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Young Americans Desire Early Retirement, But Haven't Started Saving

A substantial fraction of Americans want to retire early, but many of them hav

A substantial fraction of Americans want to retire early, but many of them have not yet begun to put money away for this event, according to a survey and resulting report released by the BMO Retirement Institute.

The report, titled Broadening the Approach to Preparing for Retirement, indicated that 35 percent of participants in a finance survey expect to retire before reaching the age of 60. However, 24 percent have not saved any funds for retirement.

A strong majority, or 84 percent of adults between the ages of 18 and 34, have stated that retirement planning is an important concern. Less-than half, or 45 percent, currently have money saved in a traditional IRA or a Roth IRA. Less-than one-quarter, or 21 percent, have devoted time to contemplating the amount they will need to save for retirement.

"There is an obvious dichotomy between what young people think about retirement and what they're actually doing to prepare for it," Tina Di Vito, head of the BMO Retirement Institute, said in the statement. "While it's encouraging that young adults appreciate the importance of retirement planning, there's clearly a disconnect between the concept and then putting the tangible pieces in place."

She specifically indicated that these key pieces were determining how much will be needed to retire and starting to put money sway. She stated that a lack of these goals is particularly concerning given the amount of participants in the survey that expect they will retire before 60.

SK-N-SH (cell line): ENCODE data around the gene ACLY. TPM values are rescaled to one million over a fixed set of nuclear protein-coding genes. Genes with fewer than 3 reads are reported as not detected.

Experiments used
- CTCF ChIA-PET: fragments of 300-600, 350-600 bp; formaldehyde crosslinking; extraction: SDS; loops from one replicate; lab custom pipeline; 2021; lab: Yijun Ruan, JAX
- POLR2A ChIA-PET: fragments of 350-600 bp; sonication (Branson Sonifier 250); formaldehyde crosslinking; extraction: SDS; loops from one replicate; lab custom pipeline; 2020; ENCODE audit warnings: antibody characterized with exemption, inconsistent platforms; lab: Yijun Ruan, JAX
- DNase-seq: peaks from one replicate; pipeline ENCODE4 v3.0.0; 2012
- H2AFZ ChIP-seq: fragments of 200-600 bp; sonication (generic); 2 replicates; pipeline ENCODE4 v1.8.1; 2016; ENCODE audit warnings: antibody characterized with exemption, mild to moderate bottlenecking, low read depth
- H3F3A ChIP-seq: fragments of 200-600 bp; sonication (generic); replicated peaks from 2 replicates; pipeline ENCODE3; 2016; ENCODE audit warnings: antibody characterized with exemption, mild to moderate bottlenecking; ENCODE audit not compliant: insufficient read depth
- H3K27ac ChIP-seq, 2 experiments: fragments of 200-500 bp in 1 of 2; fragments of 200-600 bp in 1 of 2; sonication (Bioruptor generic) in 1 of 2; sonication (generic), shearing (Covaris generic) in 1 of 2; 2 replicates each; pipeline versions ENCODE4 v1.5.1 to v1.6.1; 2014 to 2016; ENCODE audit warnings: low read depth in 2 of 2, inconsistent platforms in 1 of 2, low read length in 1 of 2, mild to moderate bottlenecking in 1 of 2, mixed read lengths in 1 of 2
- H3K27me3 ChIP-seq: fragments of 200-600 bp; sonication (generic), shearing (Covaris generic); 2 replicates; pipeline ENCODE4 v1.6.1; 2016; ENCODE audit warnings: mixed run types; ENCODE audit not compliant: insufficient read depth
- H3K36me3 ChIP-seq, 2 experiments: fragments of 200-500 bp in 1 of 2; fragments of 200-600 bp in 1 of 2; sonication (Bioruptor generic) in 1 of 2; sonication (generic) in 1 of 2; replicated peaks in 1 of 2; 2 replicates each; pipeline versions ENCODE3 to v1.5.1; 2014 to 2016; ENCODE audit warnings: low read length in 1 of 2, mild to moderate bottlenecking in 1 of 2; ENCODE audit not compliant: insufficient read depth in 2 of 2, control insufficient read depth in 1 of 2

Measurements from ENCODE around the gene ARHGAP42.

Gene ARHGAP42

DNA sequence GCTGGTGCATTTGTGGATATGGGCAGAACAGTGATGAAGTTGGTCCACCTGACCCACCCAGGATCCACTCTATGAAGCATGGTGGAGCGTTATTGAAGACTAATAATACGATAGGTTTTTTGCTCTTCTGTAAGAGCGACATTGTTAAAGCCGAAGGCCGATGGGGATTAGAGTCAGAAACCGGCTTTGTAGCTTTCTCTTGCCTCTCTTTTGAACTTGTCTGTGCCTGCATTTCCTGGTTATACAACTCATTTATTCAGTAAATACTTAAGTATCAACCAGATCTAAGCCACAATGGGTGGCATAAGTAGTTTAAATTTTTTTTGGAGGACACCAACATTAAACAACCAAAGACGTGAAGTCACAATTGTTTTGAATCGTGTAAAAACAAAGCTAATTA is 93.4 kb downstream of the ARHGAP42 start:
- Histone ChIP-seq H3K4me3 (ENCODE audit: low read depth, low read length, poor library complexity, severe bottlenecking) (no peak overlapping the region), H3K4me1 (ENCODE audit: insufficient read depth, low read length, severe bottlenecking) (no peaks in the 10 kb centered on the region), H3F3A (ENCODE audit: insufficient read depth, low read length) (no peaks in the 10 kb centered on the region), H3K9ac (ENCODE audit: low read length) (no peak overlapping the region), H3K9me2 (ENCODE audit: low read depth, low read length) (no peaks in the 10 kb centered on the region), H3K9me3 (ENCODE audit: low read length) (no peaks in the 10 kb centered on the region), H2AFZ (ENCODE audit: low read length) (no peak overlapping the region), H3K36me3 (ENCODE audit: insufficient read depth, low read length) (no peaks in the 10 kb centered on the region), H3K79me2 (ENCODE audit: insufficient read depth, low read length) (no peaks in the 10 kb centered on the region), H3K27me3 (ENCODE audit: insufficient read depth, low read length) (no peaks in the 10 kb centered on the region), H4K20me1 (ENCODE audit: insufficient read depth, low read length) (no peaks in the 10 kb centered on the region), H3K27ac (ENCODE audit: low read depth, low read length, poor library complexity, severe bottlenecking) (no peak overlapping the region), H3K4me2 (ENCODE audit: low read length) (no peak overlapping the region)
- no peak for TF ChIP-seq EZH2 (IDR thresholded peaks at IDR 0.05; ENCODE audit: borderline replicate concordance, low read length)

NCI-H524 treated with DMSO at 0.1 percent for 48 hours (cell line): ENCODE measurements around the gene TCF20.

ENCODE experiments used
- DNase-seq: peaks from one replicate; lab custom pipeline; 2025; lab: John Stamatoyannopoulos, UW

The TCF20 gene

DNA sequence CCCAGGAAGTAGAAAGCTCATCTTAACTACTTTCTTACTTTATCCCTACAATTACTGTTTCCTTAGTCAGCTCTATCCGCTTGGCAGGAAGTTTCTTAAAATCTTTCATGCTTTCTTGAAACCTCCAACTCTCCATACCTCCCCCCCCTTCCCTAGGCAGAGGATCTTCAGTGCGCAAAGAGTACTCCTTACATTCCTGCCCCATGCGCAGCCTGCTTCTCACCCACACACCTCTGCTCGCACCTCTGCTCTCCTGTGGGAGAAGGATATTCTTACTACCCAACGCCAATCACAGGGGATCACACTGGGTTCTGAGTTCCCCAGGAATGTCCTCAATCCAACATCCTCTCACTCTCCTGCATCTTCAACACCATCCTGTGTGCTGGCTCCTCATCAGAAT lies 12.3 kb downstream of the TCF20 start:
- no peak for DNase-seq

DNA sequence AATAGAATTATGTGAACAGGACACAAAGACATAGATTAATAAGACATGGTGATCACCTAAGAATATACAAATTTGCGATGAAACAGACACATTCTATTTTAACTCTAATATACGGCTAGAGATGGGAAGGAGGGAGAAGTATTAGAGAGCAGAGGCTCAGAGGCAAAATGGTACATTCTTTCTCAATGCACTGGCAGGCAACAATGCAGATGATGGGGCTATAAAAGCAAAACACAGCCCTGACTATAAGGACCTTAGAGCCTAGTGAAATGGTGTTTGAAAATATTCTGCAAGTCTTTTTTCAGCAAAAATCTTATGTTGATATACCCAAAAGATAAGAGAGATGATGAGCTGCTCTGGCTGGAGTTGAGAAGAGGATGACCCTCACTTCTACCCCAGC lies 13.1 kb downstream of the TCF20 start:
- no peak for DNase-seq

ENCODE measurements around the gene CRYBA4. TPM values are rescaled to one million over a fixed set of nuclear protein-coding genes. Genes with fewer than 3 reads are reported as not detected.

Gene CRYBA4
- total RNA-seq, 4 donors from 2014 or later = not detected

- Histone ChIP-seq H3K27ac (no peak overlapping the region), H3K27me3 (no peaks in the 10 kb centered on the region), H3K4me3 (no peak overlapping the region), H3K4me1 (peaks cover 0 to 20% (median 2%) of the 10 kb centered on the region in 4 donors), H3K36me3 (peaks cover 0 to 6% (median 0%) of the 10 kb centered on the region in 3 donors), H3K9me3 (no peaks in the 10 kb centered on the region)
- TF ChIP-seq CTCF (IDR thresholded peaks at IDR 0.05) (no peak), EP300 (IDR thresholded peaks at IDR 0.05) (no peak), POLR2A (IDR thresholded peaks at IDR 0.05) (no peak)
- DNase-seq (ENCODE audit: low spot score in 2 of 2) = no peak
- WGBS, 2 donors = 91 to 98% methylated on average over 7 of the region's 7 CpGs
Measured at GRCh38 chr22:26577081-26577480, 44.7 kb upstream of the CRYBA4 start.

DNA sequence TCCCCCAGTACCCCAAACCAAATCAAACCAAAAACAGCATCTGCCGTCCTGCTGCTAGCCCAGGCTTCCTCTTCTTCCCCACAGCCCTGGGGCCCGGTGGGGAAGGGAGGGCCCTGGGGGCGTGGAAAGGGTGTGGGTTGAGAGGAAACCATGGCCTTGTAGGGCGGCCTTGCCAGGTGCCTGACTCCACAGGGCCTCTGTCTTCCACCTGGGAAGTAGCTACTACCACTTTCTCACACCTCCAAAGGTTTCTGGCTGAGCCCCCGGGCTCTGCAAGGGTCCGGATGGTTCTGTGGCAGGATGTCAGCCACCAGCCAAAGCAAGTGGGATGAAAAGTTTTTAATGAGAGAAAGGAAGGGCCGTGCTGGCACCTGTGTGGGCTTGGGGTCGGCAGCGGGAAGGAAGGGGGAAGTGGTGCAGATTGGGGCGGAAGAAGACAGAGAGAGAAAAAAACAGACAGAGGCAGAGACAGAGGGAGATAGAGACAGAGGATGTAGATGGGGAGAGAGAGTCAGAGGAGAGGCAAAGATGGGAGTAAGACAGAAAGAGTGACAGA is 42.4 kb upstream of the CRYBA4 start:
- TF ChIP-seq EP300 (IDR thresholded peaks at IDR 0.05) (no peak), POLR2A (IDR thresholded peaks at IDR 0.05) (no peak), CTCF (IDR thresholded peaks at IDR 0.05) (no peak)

Impact of attitudes and behaviors

The report discovered that attitudes and behaviors can be utilized to predict how financially prepared people will be when they want to retire. One good way to educate young people is to teach them simple skills such as budgeting, which can help provide them with strong financial habits and motivate them to gather the information they need about proper habits related to saving for retirement.

"Having a general appreciation of how much money you'll need in retirement involves the important first step of visualizing what you want your retirement to look like," Di Vito said.  "Only then can you develop an effective savings plan.  This process takes time, research and self-reflection, and the attitude you have entering into it will largely determine your success."

The expectations that many of these young adults have contrast with the beliefs of many other Americans. In a recent Wells Fargo finance survey, 25 percent of people making between $25,000 and $99,999 per year indicated they do not expect to retire any earlier than 80. 

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